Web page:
Italian Greyhound Breed History
It is not clear exactly how this miniature greyhound came to be, however artwork from Turkey, Greece, and surrounding areas depicts the breed as far back as 2,000 years ago. Brought to Europe by the Phoenicians, it was one of the first breeds to be developed purely as a companion animal. It was popular with the Egyptians, Greeks, and Roman upper class. The Romans took special interest in the breed and furthered its development. In fact, the remains of a small greyhound were found in the ancient lava flows from Pompeii. These miniaturized greyhounds soon found favor across Europe with aristocrats and nobility alike, particularly in Italy. In the 17 th century, the breed was introduced to England where it gained further popularity. Some famous IG owners included Catherine the Great of Russia, James I of England, Anne of Denmark, and Queen Victoria. Frederick the Great of Prussia is said to have brought his Italian greyhound to war, and in 1991, according to his dying wish, he was buried alongside his beloved pet. An African chieftain is said to have been so enamored by the breed that he offered 200 cattle in exchange for a single dog. Around 1900, the breed’s numbers slowly declined with its popularity. Many breeders were attempting to decrease the size of the dog without regard to its health, which furthered the IG’s decline. Thankfully, the small number of Italian greyhounds that were brought to America in the late 1800s was of high quality. These dogs helped replenish this graceful breed in Europe. The breed makes an excellent companion pet, but has also been used in conjunction with falcons to hunt. Today the Italian greyhound is experiencing another surge in popularity as a devoted family pet.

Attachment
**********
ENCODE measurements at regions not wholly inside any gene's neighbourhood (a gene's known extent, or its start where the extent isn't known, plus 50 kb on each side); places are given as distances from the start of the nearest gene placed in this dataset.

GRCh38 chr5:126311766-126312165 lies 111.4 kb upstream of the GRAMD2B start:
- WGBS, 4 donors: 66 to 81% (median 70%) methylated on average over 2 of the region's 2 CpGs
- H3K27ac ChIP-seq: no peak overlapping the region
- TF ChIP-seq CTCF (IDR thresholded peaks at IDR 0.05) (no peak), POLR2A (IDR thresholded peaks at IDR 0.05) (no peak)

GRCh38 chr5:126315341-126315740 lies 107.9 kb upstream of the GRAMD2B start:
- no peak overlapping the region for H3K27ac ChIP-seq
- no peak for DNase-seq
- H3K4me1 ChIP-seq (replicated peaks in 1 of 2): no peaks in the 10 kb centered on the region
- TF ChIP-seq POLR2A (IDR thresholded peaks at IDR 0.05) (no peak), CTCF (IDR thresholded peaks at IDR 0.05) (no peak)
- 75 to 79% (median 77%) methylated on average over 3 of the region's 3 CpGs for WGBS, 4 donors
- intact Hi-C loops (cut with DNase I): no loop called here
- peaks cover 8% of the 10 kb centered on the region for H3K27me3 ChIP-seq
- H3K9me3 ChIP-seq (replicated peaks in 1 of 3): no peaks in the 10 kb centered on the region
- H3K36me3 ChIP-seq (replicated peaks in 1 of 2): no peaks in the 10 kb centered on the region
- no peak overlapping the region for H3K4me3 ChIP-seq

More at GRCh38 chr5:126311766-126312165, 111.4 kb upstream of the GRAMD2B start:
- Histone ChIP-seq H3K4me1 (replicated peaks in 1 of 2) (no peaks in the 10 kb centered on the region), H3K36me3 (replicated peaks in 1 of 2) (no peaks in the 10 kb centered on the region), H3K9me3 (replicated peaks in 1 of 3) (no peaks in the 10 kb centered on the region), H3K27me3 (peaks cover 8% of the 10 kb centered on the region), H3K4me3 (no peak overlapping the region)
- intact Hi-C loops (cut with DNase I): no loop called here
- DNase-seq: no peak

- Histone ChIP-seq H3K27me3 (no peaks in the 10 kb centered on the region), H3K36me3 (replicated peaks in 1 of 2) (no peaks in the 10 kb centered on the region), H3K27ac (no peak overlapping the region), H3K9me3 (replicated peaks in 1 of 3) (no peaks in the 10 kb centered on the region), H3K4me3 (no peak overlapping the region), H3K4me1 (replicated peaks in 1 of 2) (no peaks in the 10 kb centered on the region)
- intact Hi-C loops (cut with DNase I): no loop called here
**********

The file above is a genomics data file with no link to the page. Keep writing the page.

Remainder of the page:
Italian Greyhound Breed Appearance
The Italian greyhound is a slender and elegant dog that is a miniature version of the greyhound breed. It is fine-boned with a slightly arched back. It’s head is long and tapers to the point of its dark nose. The IG’s ears are small and rest against its head. When alert, its ears perk up. Its dark eyes are expressive and reveal its intelligence. The breed’s slender tail curves to a point. Its gait is high-stepping, and it runs using the double-suspension gallop to attain top speeds. The Italian greyhound’s coat is short and fine with a soft, satiny feel. Typical colors include gray, red, black, fawn, cream, or blue. Some IG’s have white markings, usually on their feet or chest. Brindle is unacceptable, and tan markings such as those found on black and tan dogs is a disqualification.
Italian Greyhound Breed Maintenance
The Italian Greyhound requires minimal coat care involving little more than an occasional brushing to remove dead hair and to keep the coat shiny. Bathe only when needed. Be sure to thoroughly dry the coat to keep the dog warm. Rubbing the fur with a soft cloth will remove dead hair and dirt, proving to be a favorable alternative. The Italian greyhound requires meticulous teeth care to prevent tarter build-up. Exercise requirements are met with free play or a good walk. This breed is very active both indoors and out. It enjoys the outdoors, but cannot handle cold weather. It should wear a sweater when taken outside in the cooler months. Indoors, it should be kept out of drafts and given warm bedding in which to sleep. Because of the breed’s ability to remain active indoors, it will thrive even without a yard. It makes a good apartment dog, however should still be given plenty of exercise opportunities.
Italian Greyhound Breed Activity Requirements
This little dog is active, affectionate, and intelligent. As a pup, the IG will run, chase, and climb on furniture. It can climb a wire fence and has been known to jump from chair to table and attempt to “fly” to other furniture or the floor. Its thin legs seem to hold up well under this punishment, but it is still quite accident-prone, requiring steady supervision. This breed is extremely devoted to its master and will sit in your lap or sleep in your bed if it is permitted. It often will misbehave with full knowledge of its actions. Use consistent training, and don’t let it take advantage of you. The breed is gentle and timid around strangers. It needs reassuring pats in new or stressful situations and may snap if frightened. This small greyhound is a healthy dog that is easy to train. However, like many other small breeds, it is difficult to housebreak. Be patient and persistent to achieve results. The breed is submissive, peaceful, and may be injured by active children or large dogs. Some recommend owning two IGs, since they get along with each other so well. As long as the house is quiet and calm, this breed will do well with older children and other pets.